PJ Media

Fence Jumpers Break Legs to Get Into United States

APTOPIX Mexico Protest

A deported migrant climbs the U.S.- Mexico border fence as he prepares for the 6th annual Marcha Migrante, or Migrant March, in Tijuana, Mexico, Wednesday, Feb. 2, 2011. Image Credit – Associated Press

Arizona Sen. David Farnsworth (R), who was born in Mexico City, Mexico, while his father worked there for the American government, wants to see a wall built to blockade illegal immigrants from leaving his birth country and jumping over a fence to get into the nation in which he grew up.

There is a fence running intermittently along the Arizona-Mexico border, but Farnsworth told PJM it isn’t nearly good enough. Farnsworth is not alone in his displeasure with the fence. Some of the Republican’s more liberal fellow Arizonans don’t like the fence either, but for a different reason.

Liberals and illegal alien activists are bothered by the fact that so many illegal immigrants are breaking their legs and other bones when they fall off the fence while climbing over it from Sonora, Mexico, into Nogales, Arizona.

As of July, the Arizona Daily Star reported 37 migrants with busted legs, feet and spines had gone to the Mexican Consulate in Tucson after falling off the border fence. Fifty-six such injuries were reported in all of 2014.

A spokeswoman for a migrant shelter in Nogales said they were seeing 20 to 30 injured men and women a month.

“What surprises us is that people continue to jump from heights that can be the equivalent of a two- or even three-story house,” Fernando Valdez, Mexico’s deputy consul, said. “But we hear they feel pressured to do it because they are holding the line or they start insulting them, telling them to jump.”

Farnsworth doesn’t like to see anyone hurt, of course. But if they do fall off the fence, he would just as soon they bounce back to where they came from.

“The border is very porous and we in Arizona in particular have been severely damaged by that,” Farnsworth said. “The expense of illegal immigration is tremendous.”

The Federation for American Immigration Reform (FAIR) put the cost to Arizona at $2.6 billion a year in 2012. A spokesman said that covered education, medical and incarceration costs.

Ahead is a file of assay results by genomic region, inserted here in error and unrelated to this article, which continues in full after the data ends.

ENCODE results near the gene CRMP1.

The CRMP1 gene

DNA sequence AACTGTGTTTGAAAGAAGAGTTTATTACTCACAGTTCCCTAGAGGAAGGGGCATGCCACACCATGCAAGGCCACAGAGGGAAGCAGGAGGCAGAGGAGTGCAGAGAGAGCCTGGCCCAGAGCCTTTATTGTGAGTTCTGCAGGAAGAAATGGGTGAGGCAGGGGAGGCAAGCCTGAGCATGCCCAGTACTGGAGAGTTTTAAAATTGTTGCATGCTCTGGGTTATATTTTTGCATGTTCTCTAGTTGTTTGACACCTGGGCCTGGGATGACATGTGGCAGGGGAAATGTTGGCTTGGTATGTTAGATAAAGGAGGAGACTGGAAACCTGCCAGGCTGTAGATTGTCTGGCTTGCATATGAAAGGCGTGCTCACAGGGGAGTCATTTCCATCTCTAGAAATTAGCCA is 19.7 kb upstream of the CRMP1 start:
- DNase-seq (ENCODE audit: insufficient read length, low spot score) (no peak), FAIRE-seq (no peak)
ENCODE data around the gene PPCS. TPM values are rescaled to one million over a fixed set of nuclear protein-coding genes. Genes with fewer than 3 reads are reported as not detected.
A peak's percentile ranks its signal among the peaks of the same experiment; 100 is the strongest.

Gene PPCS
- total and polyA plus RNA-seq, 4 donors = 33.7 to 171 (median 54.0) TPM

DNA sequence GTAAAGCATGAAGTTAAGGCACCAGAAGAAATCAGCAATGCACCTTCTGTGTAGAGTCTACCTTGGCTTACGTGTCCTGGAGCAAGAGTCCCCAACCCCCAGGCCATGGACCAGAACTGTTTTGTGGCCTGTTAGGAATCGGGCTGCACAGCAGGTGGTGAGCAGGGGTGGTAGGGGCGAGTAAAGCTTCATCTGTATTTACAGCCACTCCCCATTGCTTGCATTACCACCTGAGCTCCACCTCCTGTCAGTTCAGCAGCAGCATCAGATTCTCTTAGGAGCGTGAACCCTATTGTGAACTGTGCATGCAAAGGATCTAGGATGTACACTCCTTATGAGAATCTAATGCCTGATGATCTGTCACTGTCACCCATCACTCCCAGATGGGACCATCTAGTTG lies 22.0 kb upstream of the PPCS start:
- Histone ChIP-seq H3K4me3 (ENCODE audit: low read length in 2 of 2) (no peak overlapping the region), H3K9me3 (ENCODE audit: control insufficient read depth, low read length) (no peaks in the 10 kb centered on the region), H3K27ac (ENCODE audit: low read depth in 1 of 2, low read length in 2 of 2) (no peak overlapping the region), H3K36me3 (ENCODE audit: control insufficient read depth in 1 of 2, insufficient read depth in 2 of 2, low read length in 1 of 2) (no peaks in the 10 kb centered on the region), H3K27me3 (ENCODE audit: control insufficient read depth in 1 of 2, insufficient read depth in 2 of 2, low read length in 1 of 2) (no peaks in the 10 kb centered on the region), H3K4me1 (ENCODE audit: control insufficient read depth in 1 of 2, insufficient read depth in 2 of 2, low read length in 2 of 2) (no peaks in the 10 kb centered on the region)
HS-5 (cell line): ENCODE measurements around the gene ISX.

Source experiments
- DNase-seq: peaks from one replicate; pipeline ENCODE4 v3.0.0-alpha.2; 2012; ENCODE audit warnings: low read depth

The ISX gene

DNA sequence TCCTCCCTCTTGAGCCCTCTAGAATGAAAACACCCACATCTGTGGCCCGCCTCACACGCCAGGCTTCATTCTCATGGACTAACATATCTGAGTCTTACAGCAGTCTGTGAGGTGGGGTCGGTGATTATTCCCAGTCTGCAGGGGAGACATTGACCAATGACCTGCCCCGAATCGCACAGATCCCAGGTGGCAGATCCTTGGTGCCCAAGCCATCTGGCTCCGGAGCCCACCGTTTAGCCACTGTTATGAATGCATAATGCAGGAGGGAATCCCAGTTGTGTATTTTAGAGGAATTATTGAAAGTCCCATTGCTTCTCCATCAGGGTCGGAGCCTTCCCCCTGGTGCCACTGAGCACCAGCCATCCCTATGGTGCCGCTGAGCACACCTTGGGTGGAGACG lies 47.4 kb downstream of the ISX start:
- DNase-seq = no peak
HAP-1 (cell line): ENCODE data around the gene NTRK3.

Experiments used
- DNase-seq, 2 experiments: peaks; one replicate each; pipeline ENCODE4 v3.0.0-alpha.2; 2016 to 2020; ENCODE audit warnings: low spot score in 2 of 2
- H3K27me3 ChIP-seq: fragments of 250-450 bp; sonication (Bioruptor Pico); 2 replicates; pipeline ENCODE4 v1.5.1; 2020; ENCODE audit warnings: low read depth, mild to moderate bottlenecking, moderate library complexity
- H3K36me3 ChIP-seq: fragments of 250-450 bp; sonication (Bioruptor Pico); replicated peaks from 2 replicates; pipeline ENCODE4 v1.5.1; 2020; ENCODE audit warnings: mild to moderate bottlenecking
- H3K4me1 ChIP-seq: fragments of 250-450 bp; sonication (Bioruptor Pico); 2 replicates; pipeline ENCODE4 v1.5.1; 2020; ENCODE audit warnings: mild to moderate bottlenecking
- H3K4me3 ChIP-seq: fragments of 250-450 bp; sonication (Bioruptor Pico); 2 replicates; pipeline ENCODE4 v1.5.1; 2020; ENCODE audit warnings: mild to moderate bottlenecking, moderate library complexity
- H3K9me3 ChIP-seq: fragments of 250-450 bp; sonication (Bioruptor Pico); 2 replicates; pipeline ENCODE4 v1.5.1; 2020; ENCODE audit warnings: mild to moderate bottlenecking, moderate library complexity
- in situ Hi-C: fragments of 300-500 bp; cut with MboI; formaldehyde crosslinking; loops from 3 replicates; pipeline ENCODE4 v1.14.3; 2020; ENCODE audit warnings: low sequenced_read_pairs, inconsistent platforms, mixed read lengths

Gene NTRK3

The study released by FAIR also showed nearly half of all illegal border crossings into the U.S. from Mexico occur in Arizona. From 2001 to 2010, an average of 1,374 illegal aliens a day were apprehended in the Arizona border sector. FAIR said the Department of Homeland Security does not know how many illegal aliens successfully entered Arizona each day during that period.

Farnsworth admitted he had barely scanned Donald Trump’s plan to deal with illegal immigration that came out in mid-August. But overall, if Trump is elected, Farnsworth might say to him — please Mr. President, build that wall.

Trump doesn’t only want to build what would amount to a Great Wall of Border Security, he wants Mexico to pay for it.

“In short, the Mexican government has taken the United States to the cleaners. They are responsible for this problem, and they must help pay to clean it up,” said Trump’s campaign statement on immigration reform.

“The cost of building a permanent border wall pales mightily in comparison to what American taxpayers spend every single year on dealing with the fallout of illegal immigration on their communities, schools and unemployment offices.”

There are those in Arizona who argue a fence would be more practical and cost-effective, said Farnsworth. But he also noted there are limitations to the fence that is now in place.

“There is a section where someone on the Mexican side used a welding torch to cut out a hole in the fence and drove through,” said Farnsworth. “Our officials had to weld it back up again.”

As much as Farnsworth would like to see the federal government take the lead on this, he doesn’t think it will ever happen as long as Barack Obama is in the White House.

“I don’t trust the federal government to do anything,” he said.

“We have been looking into electronic surveillance in the state Senate,” Farnsworth said. “But that idea hasn’t gotten a whole lot of traction yet. Everything is expensive and with the economic downturn it is hard to get money for anything.”

Arizona Gov. Doug Ducey (R) decided in July to increase state funding for border security by a little over half-a-million dollars. But that seems like a drop in the bucket to Arizonans who voted for Ducey in the 2014 election because of his promise to do “whatever it takes, where that is more fencing, satellites or new technology” to make the border more secure.

Mary Bixley told the Arizona Republic she voted for Ducey in November and was beginning to feel some “buyer’s remorse.”

“He’s done nothing,” the 76-year-old woman said. “I think he just said what we wanted to hear.”

Ducey did promise in one campaign ad “fencing, satellites, guardsmen, more police and prosecutors. We’ll get this done. If Barack Obama won’t do the job, Arizonans will.”

Farnsworth agreed moving an extra $557 million to sheriff’s departments along the Mexico border was not enough. But then again, he said, there is only so much Arizona can do on its own.

“We could spend the whole state budget on the border and I am not sure it would solve the problem,” Farnsworth said.

Farnsworth spoke with PJM while he was driving to a meeting of constituents to talk about better border security.

“I don’t have an answer. I am looking for a solution.”